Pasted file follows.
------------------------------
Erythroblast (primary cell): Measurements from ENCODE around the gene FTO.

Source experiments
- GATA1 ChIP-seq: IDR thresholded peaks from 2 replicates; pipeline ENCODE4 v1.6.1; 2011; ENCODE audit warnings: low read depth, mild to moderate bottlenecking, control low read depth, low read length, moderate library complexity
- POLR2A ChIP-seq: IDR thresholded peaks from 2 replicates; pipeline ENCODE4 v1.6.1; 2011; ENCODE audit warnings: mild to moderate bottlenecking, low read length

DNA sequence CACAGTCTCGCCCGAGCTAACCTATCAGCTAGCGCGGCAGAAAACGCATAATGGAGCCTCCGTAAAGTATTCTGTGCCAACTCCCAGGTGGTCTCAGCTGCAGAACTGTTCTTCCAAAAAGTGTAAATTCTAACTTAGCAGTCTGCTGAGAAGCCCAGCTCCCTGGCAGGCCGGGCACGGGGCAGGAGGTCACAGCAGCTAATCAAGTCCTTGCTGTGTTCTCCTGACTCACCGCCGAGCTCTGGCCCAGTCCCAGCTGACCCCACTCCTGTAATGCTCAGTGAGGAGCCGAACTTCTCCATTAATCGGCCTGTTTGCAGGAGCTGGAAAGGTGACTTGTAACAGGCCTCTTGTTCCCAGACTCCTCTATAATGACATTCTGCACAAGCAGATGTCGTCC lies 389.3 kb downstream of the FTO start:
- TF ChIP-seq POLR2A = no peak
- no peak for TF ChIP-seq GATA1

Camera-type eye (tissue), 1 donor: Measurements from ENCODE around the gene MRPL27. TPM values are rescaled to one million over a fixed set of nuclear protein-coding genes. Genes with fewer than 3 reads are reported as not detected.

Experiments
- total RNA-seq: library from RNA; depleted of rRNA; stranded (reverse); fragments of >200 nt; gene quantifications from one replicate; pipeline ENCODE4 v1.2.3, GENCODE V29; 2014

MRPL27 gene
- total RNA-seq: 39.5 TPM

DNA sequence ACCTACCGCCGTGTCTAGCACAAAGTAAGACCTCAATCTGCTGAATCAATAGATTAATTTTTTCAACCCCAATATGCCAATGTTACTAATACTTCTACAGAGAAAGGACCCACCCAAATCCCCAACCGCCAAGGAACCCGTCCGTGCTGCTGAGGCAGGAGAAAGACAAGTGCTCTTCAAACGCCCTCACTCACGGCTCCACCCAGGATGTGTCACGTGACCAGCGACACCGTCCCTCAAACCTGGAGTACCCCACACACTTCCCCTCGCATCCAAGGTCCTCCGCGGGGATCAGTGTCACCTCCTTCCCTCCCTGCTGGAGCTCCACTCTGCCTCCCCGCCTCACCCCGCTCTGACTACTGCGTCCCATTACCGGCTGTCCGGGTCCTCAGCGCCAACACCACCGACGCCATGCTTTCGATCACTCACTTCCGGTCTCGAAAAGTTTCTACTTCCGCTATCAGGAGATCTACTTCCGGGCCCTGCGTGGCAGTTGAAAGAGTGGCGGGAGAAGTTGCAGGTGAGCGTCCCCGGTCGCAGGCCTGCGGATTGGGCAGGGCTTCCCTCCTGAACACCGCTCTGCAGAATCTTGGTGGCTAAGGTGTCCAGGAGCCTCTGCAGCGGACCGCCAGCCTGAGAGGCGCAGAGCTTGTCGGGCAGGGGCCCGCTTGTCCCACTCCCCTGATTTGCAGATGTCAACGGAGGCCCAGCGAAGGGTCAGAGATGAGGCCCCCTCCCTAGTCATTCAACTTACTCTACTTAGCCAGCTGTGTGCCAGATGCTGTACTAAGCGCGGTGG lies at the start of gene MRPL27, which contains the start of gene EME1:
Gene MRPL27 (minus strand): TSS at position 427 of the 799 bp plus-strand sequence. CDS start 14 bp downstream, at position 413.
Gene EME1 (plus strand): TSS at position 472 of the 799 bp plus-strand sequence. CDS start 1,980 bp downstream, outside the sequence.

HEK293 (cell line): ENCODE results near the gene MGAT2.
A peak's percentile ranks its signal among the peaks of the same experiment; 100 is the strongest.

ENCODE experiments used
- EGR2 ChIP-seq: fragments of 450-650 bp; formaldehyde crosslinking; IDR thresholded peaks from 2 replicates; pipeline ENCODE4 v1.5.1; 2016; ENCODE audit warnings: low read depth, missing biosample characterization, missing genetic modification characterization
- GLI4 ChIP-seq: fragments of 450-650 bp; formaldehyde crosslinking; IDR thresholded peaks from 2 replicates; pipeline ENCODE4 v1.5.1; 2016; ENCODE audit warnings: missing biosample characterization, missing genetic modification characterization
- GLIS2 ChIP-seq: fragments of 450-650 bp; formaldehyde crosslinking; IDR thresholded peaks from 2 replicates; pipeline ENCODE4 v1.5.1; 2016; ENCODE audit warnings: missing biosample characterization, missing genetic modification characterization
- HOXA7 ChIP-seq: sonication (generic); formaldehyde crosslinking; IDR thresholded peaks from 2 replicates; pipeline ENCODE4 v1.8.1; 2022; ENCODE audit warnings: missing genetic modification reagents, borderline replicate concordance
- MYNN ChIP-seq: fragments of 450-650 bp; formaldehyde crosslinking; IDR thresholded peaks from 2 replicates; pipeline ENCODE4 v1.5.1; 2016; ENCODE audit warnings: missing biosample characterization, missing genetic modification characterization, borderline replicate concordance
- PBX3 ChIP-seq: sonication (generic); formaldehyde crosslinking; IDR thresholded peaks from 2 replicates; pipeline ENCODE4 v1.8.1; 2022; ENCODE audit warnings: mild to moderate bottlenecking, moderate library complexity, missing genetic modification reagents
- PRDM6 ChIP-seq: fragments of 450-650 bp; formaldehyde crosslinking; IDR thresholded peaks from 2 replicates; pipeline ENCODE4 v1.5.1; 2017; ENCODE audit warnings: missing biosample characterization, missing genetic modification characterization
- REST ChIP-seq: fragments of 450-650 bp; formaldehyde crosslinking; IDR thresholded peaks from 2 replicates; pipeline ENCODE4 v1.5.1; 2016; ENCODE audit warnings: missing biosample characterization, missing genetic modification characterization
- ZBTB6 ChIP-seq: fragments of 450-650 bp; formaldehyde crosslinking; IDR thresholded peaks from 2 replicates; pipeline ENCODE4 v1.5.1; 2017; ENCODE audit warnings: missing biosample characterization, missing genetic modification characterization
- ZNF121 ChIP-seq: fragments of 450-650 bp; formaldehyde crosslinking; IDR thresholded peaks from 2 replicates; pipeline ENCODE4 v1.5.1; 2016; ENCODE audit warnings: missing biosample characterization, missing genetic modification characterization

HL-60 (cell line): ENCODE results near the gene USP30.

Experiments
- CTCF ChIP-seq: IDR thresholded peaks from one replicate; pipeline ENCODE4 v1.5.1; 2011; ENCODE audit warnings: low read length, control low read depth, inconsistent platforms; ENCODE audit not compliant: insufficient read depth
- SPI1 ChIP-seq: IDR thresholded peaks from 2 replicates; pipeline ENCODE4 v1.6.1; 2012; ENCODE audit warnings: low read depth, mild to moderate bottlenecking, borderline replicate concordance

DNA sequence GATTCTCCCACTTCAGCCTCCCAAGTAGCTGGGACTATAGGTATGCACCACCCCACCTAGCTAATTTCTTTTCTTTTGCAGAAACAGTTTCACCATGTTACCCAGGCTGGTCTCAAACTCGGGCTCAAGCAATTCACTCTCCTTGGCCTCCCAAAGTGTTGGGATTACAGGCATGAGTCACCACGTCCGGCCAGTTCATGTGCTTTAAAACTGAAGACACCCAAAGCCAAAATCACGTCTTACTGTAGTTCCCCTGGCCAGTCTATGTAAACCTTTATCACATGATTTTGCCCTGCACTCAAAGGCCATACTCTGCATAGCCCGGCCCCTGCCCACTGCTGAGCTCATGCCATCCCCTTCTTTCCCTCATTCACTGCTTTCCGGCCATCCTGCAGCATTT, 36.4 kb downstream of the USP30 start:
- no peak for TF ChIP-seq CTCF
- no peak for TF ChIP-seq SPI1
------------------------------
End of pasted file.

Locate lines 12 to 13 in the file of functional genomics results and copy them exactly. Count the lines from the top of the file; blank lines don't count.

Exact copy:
- total RNA-seq: 39.5 TPM

DNA sequence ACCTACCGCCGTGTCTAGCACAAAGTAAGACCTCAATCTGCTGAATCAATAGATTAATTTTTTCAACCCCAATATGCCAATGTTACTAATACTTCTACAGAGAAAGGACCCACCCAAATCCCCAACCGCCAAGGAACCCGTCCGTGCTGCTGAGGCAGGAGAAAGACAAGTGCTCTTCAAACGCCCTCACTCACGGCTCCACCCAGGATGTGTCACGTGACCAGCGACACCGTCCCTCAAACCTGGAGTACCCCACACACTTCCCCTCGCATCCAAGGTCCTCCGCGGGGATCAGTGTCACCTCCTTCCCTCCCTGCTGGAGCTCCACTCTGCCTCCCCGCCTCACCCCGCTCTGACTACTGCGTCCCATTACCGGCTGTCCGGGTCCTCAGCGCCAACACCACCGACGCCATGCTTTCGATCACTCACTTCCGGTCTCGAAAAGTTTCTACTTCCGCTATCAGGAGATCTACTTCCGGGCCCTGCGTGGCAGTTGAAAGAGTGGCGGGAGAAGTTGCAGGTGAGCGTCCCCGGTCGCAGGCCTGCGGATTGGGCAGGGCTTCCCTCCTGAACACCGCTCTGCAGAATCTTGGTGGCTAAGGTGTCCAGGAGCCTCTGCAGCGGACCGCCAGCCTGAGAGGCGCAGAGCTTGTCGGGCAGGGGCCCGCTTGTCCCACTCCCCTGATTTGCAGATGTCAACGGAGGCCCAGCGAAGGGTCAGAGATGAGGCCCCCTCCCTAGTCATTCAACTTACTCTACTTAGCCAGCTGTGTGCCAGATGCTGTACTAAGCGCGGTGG lies at the start of gene MRPL27, which contains the start of gene EME1: